By Anita Malhotra
In the six years that they have worked together, Europe-based dancers and choreographers Honji Wang and Sébastien Ramirez (Company Wang Ramirez) have created an innovative body of work that blends hip-hop with other dance styles while exploring themes like relationships and cultural identity with freshness and humor.
Frankfurt-born Wang is of Korean background and studied ballet before discovering hip-hop. Ramirez, an award-winning b-boy, has Spanish background but grew up in the south of France.
Starting with a short piece submitted to a hip-hop competition, they began creating larger scale works that established them in the contemporary dance scene. These include AP15 (2010), winner of a New York Bessie Award; Monchichi (2011), an exploration of their own relationship; Borderline (2013), featuring five dancers at times suspended from cables and a rigger; and Felahikum (2015), a collaboration with Rocío Molina that juxtaposes hip-hop and flamenco.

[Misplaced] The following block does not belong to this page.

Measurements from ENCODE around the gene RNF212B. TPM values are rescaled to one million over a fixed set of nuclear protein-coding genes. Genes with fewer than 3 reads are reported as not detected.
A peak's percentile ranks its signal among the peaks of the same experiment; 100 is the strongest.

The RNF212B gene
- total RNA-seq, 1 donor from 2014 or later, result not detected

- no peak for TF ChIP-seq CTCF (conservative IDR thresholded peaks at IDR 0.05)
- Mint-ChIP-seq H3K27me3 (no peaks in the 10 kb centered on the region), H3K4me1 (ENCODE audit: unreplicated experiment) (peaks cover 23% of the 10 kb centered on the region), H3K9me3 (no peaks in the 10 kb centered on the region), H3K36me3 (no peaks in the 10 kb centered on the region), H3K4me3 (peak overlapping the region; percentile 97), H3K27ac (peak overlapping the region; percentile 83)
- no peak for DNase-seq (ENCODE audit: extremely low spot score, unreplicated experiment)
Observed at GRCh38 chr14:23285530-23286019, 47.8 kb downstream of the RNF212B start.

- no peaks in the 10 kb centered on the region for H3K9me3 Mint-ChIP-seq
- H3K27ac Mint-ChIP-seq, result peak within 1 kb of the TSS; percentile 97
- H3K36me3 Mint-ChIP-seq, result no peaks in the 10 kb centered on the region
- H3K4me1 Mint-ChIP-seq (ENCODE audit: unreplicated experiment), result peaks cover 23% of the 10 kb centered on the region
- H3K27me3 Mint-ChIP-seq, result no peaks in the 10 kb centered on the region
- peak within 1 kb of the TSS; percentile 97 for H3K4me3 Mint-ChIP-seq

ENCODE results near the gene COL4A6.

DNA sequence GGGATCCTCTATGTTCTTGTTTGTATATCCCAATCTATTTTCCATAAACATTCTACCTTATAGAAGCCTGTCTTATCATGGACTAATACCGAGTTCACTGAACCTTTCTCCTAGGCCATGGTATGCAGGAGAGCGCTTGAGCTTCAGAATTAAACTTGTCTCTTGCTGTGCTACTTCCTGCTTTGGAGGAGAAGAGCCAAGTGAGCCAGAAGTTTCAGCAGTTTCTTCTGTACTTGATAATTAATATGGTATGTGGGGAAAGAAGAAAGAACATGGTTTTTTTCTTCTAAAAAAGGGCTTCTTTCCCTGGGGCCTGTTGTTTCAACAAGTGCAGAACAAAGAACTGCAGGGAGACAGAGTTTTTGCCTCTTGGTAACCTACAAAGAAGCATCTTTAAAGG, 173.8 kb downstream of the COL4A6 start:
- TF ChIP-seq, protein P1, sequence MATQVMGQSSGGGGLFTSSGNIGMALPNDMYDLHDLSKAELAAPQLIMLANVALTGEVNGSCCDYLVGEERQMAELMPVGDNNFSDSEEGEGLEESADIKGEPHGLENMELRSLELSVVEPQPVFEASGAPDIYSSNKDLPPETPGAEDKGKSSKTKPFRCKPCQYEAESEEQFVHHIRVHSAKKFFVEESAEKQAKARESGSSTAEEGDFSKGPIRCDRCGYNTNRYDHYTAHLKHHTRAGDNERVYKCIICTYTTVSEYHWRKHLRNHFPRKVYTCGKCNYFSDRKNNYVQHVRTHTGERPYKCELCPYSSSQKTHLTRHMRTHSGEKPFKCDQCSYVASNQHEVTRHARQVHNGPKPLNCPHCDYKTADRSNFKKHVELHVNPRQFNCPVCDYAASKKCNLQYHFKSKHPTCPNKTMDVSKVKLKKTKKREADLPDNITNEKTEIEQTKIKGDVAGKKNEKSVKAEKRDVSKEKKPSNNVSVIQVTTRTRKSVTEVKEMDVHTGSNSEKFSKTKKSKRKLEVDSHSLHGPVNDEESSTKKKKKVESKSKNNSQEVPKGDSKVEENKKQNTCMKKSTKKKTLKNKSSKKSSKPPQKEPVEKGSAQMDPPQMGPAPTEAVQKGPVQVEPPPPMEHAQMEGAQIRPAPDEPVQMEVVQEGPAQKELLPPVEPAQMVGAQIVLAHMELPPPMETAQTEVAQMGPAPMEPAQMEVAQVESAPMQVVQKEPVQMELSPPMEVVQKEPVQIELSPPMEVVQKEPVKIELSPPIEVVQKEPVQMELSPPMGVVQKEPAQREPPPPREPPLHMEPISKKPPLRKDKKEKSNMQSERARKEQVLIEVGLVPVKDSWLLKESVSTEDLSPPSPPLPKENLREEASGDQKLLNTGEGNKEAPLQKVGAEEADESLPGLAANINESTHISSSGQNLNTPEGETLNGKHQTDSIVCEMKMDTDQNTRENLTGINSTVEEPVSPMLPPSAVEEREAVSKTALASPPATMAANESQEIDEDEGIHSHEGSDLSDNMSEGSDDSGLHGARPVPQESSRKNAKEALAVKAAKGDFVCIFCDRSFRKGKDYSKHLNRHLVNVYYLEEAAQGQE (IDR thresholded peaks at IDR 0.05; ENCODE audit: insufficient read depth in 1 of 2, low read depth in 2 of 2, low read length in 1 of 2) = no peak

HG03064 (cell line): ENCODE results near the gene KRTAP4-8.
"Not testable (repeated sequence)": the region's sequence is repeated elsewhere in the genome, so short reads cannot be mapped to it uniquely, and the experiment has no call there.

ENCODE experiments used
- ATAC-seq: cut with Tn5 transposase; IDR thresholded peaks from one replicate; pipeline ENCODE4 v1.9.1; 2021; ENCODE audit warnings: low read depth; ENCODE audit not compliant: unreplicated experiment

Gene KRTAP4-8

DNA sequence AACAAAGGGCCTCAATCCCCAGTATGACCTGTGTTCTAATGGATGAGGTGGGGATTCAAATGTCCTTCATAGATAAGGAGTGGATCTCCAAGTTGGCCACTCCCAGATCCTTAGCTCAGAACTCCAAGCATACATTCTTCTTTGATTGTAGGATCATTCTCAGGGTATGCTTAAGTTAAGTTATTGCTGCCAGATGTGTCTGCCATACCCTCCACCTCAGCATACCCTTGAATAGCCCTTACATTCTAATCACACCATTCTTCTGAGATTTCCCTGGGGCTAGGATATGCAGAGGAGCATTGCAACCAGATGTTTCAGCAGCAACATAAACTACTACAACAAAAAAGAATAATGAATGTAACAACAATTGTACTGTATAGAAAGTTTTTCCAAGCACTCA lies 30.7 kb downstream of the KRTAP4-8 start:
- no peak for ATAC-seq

Frequently appearing in Europe, North America and South America, they were selected through auditions last year by Madonna to work on her 2015-2016 Rebel Heart Tour. Anita Malhotra spoke with Honji Wang and Sébastien Ramirez on Feb. 27, 2016 in Ottawa, where they were in town for three performances of Monchichi at the National Arts Centre.
AM: How did each of you get into dance and what were your first experiences?
SR: I started in ’95 as a self-taught dancer. I started in the south of France, and with year after year of training and being in the underground hip-hop scene, competing and battling, I got to know dance. I wanted to grow out of this and develop. I was interested in choreographic work, so I started to create my own work. I created my own company in 2007, and with this company I started to create more theatrical dance pieces. Continue reading